Around the World on a Pork Shoulder
“When pigs fly” is a common expression that means “when the impossible happens”; but I believe pigs or rather pork can fly you all around the world from the safety of your own dinner table. February is a month when lots of us wish we could travel far away and escape the winter doldrums. And while I can’t give you a ticket out of town I can invite you to come along on a journey where we will use a humble around the world on a Pork Shoulder to explore the culinary possibilities of several exciting destinations.
Slow Roasted Pork Shoulder
The first stop on our world tour in good old England and their celebrated tradition of the Sunday roast. Rather than beef or lamb we are going to roast a full bone pork shoulder (often called a picnic roast). Try to find one with the bone still in and the skin still attached.
- 2 kg pork shoulder, bone-in, skin on
- 2 red onions halved
- 1 bulb of garlic separated into cloves
- 6 dried bay leaves
Pre-heat your oven to 425 degrees Fahrenheit/218 Celsius
- Preparing the roast is an important step to get crispy cracklings (one of the great pleasures of roast pork). Take a sharp knife and score the fat cap. Draw your knife through the skin and fat but do not pierce the meat. Score the fat cap all over, with lines roughly one centimeter apart.
- Place the roast in your dutch oven. Boil some water and pour the water over the scored fat cap. This will help the scoring open up and allow the skin to crisp up in the oven.
- Remove the roast from the dutch oven and dump out the excess water. Dry the roast with paper towel and liberally salt the fat cap and the rest of the roast.
- Place the roast back in the dutch oven with the fat cap facing up and bake uncovered for 20 min or until the fat looks puffed and crispy.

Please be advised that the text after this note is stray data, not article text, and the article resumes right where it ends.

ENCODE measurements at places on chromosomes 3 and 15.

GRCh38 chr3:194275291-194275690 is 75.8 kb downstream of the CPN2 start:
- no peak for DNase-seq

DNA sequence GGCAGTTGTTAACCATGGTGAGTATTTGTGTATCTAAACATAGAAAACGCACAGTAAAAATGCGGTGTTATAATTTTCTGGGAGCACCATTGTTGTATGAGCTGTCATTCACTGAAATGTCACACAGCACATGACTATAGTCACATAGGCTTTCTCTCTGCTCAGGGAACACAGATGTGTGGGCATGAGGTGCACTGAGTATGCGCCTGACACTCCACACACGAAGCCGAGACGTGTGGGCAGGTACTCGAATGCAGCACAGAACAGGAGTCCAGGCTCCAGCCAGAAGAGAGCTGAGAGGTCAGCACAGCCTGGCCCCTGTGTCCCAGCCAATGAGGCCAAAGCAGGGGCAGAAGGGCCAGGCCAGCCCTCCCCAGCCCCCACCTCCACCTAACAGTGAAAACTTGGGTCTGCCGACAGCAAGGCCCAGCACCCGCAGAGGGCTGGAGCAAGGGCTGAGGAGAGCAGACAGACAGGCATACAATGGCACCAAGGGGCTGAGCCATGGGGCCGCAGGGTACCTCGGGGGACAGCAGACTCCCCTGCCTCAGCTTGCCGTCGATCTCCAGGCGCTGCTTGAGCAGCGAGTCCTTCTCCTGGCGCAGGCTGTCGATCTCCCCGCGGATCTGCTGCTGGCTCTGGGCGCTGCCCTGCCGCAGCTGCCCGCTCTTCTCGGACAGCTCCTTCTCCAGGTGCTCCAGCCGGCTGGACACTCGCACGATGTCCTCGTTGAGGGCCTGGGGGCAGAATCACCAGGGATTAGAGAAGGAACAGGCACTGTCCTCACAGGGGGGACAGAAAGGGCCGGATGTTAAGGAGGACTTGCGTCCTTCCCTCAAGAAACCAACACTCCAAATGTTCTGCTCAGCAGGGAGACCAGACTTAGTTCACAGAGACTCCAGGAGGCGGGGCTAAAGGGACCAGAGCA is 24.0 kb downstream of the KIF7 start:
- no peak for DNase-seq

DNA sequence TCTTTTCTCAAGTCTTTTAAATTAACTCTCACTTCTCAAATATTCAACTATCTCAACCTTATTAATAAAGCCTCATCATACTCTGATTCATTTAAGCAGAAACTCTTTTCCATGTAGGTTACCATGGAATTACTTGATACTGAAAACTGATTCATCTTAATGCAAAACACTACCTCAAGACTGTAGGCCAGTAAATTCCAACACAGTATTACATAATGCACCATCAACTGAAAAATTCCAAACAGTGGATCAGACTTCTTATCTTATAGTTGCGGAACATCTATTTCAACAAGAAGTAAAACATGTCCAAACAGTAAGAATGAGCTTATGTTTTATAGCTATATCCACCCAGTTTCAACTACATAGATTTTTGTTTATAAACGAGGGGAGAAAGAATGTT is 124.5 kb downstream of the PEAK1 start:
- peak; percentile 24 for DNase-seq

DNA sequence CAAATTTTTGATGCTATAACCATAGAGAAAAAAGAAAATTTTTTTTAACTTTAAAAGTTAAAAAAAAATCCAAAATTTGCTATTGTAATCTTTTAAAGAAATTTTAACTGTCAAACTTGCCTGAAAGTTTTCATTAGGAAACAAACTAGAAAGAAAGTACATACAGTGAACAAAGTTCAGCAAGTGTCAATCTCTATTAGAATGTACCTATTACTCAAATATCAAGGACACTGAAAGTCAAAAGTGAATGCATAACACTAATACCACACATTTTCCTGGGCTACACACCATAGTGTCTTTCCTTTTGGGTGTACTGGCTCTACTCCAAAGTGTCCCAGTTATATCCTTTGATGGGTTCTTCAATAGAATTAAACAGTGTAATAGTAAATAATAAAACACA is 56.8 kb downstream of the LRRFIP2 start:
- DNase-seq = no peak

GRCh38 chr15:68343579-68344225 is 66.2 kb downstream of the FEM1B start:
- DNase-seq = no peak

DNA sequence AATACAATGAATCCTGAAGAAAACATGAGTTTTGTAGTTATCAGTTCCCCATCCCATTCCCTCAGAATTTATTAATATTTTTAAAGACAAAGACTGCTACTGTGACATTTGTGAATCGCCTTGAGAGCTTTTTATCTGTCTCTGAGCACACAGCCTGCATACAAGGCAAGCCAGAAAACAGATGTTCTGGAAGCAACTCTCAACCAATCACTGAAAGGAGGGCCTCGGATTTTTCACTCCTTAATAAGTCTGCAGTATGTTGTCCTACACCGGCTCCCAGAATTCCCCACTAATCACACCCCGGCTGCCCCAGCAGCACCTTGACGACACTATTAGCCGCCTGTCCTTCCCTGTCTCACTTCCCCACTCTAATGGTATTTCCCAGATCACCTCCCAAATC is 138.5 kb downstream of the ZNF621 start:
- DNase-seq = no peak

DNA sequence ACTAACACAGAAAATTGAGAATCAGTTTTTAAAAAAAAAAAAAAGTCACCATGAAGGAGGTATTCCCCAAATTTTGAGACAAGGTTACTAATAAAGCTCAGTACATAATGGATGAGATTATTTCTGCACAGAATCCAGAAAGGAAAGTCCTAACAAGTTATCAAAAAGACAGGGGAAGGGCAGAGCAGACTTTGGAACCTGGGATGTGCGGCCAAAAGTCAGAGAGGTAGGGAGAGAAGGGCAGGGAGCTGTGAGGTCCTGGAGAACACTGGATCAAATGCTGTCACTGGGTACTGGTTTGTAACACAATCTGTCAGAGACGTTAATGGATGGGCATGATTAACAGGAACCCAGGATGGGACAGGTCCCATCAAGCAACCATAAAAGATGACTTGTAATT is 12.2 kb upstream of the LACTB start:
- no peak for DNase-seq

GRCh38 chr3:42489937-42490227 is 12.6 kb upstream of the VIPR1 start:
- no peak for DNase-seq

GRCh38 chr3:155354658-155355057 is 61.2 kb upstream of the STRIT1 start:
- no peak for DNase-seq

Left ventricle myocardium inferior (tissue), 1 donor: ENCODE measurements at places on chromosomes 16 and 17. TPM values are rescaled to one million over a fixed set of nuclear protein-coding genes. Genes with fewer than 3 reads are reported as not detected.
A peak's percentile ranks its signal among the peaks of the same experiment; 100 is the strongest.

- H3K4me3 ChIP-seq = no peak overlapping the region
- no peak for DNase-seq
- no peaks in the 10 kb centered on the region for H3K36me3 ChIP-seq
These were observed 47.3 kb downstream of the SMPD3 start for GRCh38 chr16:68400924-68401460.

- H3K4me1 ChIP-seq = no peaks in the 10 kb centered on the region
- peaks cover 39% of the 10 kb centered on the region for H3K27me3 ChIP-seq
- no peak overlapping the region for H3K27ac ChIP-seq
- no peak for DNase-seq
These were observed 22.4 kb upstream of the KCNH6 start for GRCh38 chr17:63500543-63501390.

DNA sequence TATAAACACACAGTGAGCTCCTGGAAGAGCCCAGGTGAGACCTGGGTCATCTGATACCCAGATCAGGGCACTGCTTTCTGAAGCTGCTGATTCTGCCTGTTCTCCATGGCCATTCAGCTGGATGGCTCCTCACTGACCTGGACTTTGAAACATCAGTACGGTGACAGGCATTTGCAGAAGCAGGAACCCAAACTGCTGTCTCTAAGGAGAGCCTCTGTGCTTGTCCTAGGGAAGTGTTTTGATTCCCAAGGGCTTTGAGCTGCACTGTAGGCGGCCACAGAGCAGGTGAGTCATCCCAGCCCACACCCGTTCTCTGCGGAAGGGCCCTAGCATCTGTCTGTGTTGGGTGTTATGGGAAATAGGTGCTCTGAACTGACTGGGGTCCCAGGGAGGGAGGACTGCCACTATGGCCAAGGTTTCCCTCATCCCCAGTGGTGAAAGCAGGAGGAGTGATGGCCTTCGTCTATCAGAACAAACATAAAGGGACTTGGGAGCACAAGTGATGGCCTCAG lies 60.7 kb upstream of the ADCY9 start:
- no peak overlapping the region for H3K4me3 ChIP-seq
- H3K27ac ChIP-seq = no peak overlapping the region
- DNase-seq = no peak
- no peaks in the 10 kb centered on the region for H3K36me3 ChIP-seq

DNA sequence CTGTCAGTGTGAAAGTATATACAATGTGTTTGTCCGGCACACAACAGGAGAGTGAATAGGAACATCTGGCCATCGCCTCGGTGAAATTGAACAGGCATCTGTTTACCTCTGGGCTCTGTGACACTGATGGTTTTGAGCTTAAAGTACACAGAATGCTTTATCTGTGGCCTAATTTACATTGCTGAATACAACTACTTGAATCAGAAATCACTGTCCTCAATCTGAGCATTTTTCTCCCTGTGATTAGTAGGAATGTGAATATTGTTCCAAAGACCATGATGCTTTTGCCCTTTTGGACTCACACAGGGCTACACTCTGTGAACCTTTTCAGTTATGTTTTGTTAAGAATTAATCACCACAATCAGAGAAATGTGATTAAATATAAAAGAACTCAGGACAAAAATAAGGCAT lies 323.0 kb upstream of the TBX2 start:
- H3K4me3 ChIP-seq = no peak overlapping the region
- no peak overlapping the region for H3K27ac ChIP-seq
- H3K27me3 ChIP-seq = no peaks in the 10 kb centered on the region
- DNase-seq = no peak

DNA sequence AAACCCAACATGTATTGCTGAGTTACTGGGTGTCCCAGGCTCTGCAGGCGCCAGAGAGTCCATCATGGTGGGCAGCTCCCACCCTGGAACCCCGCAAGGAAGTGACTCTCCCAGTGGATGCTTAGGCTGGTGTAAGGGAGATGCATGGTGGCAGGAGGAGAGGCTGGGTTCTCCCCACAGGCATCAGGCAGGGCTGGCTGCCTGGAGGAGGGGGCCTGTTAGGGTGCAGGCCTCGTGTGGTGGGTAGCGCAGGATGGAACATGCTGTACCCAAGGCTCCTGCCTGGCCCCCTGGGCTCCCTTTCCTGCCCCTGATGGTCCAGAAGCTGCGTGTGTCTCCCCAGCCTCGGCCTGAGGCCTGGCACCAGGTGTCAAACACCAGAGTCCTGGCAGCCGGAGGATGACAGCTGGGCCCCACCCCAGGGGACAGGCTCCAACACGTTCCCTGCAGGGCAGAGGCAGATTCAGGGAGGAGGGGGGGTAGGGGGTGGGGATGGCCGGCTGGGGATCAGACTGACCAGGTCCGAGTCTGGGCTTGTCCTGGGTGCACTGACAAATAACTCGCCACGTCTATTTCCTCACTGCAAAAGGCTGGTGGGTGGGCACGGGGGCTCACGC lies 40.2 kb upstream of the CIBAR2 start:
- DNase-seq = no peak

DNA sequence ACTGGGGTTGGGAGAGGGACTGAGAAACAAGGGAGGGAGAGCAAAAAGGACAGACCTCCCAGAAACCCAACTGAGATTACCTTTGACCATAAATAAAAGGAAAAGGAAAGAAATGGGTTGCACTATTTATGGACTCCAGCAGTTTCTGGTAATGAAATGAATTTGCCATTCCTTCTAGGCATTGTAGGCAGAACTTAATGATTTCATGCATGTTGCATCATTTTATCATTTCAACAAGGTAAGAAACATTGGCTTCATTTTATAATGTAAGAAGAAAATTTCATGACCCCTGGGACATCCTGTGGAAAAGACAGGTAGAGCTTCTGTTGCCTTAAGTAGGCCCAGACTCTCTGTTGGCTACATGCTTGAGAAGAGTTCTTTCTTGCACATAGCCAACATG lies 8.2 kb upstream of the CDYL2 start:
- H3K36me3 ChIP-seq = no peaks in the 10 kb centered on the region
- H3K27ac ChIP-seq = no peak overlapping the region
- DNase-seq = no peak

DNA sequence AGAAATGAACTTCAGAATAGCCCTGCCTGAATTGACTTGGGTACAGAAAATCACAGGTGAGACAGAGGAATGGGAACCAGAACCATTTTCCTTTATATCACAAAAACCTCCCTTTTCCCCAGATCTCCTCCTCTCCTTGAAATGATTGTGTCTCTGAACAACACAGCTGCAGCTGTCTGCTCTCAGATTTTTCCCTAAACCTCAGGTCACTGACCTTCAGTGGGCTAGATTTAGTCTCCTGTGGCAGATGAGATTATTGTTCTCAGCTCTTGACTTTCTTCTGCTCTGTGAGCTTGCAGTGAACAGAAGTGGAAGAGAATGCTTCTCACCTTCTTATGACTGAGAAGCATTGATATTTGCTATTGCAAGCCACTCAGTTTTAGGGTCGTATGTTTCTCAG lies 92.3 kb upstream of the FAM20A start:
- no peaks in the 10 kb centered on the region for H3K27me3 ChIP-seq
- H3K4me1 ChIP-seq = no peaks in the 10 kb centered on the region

- Lower the temperature to 325 degrees fahrenheit and continue cooking the roast for 4 and a half hours.
- Remove the roast from the oven, baste the fat cap with some of the accumulated fat, and then carefully transfer the roast to a cutting board.
A large amount of liquid and fat will have accumulated in the bottom of the dutch oven. Pour the liquid into a gravy separator.
- Once the drippings and fat have separated poor all of the drippings and about 2 tablespoons of the fat back into the dutch oven. Don’t throw out the rest of the fat! Pour it into a clean jar and store it in the fridge for use in our future recipes!
8. Stir the onions, garlic and bay leaves into the fat and drippings in the bottom of the dutch oven and then place the roast on top of them with the fat cap facing up.
- Put the roast back in the oven and cook for another hour and a half.
- Remove the roast from the oven and let rest covered with tinfoil for 15 min. Discard the onions, garlic and bay leaves from the bottom of the dutch ovens. Reserve the drippings.
The pork will be tender enough to tear apart with two forks. Serve with apple sauce and crispy cracklings*
This recipe produces a lot of food and is highly versatile as a leftover. Shred all your leftovers and mix them with the drippings in the bottom of the dutch oven then either store in the fridge to use right away or freeze in Ziploc bags for up to three months.
*if the crackings are not crispy when they come out of the oven you can crisp them up easily. Simply cut the fat cap off the roast, place it on a oven safe frying pan and broil on hi for 5-10 min until it reaches desired crispiness. Check the cracklings frequently to prevent burning.